Dell Reaches Deal to Be Taken Private by Founder, Silver Lake

Michael Dell, chairman and chief executive officer of Dell Inc.
Tony Avelar | Bloomberg | Getty Images
Michael Dell, chairman and chief executive officer of Dell Inc.

Dell agreed to be taken private Tuesday in a $24.4 billion buyout deal by a consortium led by its founder and chief executive, Michael Dell, in the biggest leveraged buyout since the 2008 financial crisis.

According to the agreement, shareholders will receive $13.65 in cash per share for common stock in a deal that will allow Dell and the private-equity firm Silver Lake Partners to acquire the company.

Microsoft, which provides software for Dell computers is also part of the investment consortium and will invest $2 billion in the deal. Michael Dell will also roll over his roughly 16 percent stake and put in some of his own money so he has control of the company.

Dell's Board of Directors unanimously approved the merger agreement for Dell and Silver Lake to purchase the company and take it private with a number of conditions, including a vote of the unaffiliated stockholders.

The agreement provides for a "go-shop" period of initially 45 days. The special committee—which was formed when Michael Dell initially approached the board of directors about taking the company private— along with Evercore Partners, will solicit and evaluate and negotiate alternative proposals.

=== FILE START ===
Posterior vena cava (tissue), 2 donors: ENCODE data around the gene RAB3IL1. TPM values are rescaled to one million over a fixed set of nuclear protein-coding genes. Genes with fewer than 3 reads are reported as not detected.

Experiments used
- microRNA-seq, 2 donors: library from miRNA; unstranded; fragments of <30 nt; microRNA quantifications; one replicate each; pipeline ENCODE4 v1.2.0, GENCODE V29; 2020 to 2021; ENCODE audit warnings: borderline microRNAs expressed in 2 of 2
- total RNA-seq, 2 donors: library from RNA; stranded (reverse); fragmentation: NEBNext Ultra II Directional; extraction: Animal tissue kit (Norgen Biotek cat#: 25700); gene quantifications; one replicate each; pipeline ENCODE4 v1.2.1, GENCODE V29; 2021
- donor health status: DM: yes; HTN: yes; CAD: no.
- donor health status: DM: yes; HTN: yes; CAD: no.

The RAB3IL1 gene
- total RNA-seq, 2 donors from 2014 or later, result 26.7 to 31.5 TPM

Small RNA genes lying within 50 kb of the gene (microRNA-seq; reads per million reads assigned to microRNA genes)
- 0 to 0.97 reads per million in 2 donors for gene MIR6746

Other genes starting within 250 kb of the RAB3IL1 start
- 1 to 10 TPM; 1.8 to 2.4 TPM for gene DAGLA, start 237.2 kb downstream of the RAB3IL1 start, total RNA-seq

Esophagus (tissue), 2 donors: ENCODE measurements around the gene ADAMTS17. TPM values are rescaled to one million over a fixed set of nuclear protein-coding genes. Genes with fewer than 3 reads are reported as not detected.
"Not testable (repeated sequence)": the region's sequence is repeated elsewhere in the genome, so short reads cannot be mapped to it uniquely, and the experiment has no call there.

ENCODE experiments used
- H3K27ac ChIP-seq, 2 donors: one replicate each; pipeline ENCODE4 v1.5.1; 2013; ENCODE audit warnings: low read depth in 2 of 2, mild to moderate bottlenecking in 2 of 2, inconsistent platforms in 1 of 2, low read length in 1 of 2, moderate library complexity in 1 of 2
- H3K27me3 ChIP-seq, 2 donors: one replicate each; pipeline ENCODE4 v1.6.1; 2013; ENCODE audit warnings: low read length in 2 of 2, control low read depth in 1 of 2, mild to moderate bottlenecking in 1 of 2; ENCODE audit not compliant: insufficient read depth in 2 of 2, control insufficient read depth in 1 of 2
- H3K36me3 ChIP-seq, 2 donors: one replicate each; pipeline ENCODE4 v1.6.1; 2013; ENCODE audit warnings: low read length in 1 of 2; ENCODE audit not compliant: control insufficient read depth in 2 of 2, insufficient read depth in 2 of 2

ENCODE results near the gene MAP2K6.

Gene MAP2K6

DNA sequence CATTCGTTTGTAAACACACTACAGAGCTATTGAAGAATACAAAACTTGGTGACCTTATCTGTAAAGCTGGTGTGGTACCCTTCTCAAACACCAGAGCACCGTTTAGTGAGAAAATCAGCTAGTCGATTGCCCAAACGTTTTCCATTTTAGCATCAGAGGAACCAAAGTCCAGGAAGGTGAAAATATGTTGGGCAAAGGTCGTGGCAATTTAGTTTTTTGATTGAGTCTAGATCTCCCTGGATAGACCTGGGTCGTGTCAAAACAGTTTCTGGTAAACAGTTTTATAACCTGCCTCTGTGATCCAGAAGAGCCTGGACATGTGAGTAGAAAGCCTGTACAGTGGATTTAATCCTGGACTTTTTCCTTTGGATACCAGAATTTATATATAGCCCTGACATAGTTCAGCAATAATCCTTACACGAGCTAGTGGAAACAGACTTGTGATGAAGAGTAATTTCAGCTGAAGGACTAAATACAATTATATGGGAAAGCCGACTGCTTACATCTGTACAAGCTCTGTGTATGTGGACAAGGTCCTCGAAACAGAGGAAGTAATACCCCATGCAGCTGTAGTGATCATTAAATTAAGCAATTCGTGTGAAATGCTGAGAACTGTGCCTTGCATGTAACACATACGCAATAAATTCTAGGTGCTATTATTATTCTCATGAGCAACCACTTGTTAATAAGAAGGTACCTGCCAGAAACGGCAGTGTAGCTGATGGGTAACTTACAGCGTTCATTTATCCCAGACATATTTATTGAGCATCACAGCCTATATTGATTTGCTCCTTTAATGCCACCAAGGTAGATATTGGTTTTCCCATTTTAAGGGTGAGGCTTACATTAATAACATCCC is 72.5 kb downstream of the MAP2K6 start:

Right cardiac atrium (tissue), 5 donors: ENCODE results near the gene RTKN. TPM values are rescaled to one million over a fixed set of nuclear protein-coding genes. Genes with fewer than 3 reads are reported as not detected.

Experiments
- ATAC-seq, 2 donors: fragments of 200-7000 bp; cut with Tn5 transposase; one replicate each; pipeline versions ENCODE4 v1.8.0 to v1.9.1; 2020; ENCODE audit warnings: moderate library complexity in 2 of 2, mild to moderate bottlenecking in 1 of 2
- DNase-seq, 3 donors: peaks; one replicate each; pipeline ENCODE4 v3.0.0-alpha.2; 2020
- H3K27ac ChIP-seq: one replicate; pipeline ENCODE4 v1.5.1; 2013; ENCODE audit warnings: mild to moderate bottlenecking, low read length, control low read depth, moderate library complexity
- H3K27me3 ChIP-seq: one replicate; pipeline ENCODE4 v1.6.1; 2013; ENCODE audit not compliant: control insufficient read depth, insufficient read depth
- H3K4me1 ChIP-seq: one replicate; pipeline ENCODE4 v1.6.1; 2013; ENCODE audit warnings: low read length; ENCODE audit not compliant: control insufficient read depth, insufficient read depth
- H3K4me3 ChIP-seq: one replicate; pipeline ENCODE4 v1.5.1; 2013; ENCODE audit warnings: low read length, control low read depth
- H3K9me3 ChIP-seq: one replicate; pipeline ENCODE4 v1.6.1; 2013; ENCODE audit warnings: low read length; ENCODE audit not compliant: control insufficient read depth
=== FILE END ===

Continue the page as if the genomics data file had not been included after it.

After the 45 day period, a special committee will be allowed to continue discussions and enter into a transaction with any bidder that submitted a proposal during the initial 45-day period. A bidder that makes a qualifying proposal would face a $180 million termination fee and a bidder that does not qualify will face a $450 million fee, according to the agreement.

While the board approved a $13.65 price per share to the shareholders, the final share price could be higher, said David Katz, chief investment strategist at Matrix Asset Advisors, which owns over one million shares of Dell.

"We think this is the first step of a process. We don't think anything is going to come from the "go-shop" provision. We do believe, however, there are going to be a number of class-action suits challenging the price," he said.

"We think generally what happens in these things is the ultimate price is going to be negotiated up with a sweetener and we think when all is said and done the price probably gets to the $14.25 to $14.50, to $14.65 level and there's a great likelihood the deal gets done and we think it gets done with a 14 handle, so we would sit tight with the stock here."

Katz said that his firm sees Dell returning to growth, however, it may take a few years. He said because the public markets are not giving Dell any credit for its future and not willing to take on risk, he understands why Michael Dell wanted to take the company private.

"We don't believe Dell is broken, we think they've done some very good things to get to be a software services and enterprise company. You're not going to see that significantly until 2015, 2016. But we think they are going to return to a growth company," he said. "We don't believe the actual PC business is dead, but we do think other areas, like enterprise, are going to be a better business."

Dell shares were up during early morning trading. (Click here for latest quotes for Dell.)